The company introduced international adventure expeditions to the Galápagos more than 50 years ago.
Godmother Angela Flaim
Angela Flaim, wife of the late longtime Lindblad leader and passionate Galápagos conservation advocate Juan Flaim, served as the godmother for a ceremony that took place in Black Turtle Cove, Santa Cruz Island.
National Geographic Islander II's guests, local dignitaries, company leaders and media cheered from Zodiacs as Flaim and Lindblad Founder and Co-Chair Sven-Olof Lindblad smashed an environmentally friendly champagne bottle on the bow.
'May this ship be blessed with calm seas, curious minds and caring hearts as her guests celebrate the beauty and wonder of these islands and Ecuador. I wish those lucky enough to sail with her, both crew and guests alike, experience the joy that is only possible when we explore life passionately,' Flaim said.
The occasion was also an opportunity to highlight the pillars and legacy that distinguish Lindblad Expeditions-National Geographic — from its commitment to conserve the globe’s most critical and breathtaking regions, to its assurance of carbon neutrality, from supporting local communities to preserving culture.
'Our mission in motion'
'This incredible ship is our mission in motion, exciting guests to what we know about this wild place and even more importantly, to what is yet to be discovered,' Lindblad said. 'As the pioneers in Galápagos tourism, our expertise and commitment to genuine engagement with this region’s natural wonders provides our guests with extraordinary, life-changing experiences and a lifelong passion to protect these incredible and fragile environments.'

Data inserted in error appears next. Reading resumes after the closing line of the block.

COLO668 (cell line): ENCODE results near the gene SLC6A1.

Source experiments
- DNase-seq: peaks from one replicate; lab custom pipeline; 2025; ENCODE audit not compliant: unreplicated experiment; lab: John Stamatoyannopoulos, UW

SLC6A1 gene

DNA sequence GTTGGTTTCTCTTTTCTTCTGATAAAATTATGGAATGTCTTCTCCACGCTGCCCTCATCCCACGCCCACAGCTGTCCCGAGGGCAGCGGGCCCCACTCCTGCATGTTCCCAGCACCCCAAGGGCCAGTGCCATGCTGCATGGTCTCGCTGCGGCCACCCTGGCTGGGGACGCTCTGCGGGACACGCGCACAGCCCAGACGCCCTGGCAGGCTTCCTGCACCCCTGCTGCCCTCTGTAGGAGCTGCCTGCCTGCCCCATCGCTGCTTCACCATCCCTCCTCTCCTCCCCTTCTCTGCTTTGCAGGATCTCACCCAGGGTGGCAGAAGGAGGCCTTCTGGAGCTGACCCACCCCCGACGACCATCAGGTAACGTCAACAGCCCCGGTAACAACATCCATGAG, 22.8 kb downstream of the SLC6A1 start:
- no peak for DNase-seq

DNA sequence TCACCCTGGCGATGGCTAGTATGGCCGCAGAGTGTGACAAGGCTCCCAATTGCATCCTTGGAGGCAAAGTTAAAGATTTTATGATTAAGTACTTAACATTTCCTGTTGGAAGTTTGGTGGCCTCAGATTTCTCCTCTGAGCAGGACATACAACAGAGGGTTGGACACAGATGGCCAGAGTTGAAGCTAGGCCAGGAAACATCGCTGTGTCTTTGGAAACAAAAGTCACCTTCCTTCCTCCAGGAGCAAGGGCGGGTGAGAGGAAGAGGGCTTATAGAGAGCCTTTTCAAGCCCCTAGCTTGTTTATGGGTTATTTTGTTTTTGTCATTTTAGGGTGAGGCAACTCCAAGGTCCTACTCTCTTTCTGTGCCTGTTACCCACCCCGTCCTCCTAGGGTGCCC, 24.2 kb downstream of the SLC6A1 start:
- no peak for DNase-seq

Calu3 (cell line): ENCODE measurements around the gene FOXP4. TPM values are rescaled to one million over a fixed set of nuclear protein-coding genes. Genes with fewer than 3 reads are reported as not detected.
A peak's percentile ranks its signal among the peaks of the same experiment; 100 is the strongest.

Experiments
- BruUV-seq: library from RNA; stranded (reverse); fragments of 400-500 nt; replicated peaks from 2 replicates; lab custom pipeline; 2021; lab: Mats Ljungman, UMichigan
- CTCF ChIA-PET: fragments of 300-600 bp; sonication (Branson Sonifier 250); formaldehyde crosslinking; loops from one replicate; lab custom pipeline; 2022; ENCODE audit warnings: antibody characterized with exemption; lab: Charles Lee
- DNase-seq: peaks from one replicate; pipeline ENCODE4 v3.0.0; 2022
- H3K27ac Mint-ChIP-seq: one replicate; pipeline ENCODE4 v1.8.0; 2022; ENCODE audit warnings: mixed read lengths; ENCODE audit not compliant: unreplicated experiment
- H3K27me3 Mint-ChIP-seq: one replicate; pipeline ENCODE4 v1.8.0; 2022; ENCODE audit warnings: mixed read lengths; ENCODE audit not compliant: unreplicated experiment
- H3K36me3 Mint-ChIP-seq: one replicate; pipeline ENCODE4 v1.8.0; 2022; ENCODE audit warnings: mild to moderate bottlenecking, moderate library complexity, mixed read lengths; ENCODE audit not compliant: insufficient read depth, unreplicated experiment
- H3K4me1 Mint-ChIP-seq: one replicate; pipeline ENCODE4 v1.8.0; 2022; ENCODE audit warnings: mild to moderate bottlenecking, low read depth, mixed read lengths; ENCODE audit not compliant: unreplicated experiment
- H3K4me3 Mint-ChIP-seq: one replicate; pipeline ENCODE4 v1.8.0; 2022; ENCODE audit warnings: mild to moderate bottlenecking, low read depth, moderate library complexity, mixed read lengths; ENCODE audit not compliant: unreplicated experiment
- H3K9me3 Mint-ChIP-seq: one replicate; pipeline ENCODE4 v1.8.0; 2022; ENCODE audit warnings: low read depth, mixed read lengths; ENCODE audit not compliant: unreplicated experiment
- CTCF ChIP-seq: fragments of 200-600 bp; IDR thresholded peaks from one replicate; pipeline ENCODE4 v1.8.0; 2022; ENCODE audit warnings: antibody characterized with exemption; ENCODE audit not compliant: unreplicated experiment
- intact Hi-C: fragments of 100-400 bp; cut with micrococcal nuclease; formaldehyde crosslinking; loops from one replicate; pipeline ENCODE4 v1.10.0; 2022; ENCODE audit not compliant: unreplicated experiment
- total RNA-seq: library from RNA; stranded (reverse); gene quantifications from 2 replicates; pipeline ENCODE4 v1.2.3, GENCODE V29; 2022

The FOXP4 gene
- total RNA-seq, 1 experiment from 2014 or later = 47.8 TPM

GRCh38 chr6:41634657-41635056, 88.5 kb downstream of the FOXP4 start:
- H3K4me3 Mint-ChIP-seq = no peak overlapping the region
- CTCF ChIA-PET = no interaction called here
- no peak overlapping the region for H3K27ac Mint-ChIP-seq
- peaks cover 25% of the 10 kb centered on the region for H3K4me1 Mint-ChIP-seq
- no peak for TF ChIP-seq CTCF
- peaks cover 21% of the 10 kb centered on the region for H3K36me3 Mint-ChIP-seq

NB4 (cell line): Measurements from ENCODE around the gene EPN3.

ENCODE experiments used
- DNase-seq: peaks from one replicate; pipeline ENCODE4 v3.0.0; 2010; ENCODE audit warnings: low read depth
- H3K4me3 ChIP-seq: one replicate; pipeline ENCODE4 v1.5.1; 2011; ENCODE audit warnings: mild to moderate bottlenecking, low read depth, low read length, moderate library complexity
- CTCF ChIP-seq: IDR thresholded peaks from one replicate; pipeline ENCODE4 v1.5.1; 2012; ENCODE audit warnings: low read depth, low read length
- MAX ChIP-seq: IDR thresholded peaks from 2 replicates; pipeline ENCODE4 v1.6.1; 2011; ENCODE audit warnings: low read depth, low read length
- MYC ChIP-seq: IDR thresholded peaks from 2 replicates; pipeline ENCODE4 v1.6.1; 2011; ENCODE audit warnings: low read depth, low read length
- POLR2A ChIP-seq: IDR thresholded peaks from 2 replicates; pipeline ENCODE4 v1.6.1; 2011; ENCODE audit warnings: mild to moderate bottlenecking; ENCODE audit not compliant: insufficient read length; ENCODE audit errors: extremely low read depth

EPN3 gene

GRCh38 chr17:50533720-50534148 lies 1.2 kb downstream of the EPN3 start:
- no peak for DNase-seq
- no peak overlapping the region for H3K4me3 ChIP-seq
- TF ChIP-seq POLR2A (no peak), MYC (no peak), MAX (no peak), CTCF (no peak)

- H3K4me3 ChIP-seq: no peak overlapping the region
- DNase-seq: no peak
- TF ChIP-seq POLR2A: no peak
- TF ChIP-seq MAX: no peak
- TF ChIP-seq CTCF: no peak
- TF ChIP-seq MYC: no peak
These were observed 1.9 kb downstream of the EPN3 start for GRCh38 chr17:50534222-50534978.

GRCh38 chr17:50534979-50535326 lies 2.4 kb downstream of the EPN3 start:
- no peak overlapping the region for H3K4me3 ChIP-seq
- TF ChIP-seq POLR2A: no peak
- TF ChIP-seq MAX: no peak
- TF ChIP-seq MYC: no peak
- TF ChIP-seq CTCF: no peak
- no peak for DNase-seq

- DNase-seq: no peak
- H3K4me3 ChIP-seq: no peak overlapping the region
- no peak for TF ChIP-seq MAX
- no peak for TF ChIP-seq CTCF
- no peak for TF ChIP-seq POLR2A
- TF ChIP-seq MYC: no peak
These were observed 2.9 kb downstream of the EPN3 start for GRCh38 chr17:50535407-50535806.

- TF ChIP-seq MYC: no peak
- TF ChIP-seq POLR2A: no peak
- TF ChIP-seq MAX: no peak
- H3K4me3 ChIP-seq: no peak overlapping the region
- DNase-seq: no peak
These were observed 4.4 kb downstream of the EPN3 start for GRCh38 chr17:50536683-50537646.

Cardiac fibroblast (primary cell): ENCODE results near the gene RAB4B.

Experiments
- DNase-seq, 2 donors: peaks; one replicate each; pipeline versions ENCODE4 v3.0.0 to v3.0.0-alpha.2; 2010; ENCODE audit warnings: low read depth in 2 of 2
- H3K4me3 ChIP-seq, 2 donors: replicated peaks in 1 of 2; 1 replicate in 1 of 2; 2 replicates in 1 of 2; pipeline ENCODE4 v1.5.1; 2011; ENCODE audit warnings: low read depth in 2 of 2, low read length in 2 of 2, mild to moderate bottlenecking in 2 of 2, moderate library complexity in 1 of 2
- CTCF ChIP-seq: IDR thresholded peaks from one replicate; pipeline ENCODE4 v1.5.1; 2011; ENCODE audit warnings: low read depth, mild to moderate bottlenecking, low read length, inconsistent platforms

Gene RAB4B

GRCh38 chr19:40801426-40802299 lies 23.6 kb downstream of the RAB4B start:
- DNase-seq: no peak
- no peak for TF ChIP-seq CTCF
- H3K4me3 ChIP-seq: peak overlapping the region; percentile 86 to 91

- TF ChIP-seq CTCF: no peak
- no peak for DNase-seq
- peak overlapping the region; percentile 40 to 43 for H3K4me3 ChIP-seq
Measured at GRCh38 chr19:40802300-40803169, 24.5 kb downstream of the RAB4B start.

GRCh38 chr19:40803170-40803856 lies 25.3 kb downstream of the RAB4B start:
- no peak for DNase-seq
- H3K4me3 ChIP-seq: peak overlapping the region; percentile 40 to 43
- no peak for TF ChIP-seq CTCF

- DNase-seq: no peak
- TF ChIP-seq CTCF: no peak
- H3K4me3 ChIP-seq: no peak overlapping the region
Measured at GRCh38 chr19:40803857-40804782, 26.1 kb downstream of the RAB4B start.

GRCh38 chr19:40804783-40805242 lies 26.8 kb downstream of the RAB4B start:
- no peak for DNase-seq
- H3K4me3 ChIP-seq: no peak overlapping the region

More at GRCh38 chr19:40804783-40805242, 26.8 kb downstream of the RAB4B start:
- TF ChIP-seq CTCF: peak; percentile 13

Research team's deep-sea monitoring campaign
Lindblad added he was especially delighted to be hosting local marine scientists from the Charles Darwin Foundation and Galápagos National Park Directorate, in partnership with the National Geographic Society’s Exploration Technology Lab on this voyage. The research team is continuing a deep-sea monitoring campaign in the Galápagos Marine Reserve to assess the biodiversity and distribution of organisms and habitats on the largely unchartered underwater mountains that exist thousands of meters under the surface.
The last exploration campaign, conducted in 2019, uncovered two apex predator shark species that were previously unknown to be inhabiting the Galápagos Marine Reserve, as well as a kelp forest. This year, the team will regroup on National Geographic Islander II for 10 days to re-survey the sites where key observations were made during the pilot study, as well as to explore new sites in search of yet unknown species.
A transformed ship
The former Crystal Esprit was renovated into a 48-passenger, all-suite vessel with a Science Hub and other features. It replaced the 48-passenger National Geographic Islander.
National Geographic Islander II carries a fleet of kayaks, stand-up paddleboards, a custom-built glass bottom Zodiac and flotilla of versatile Mark V Zodiacs.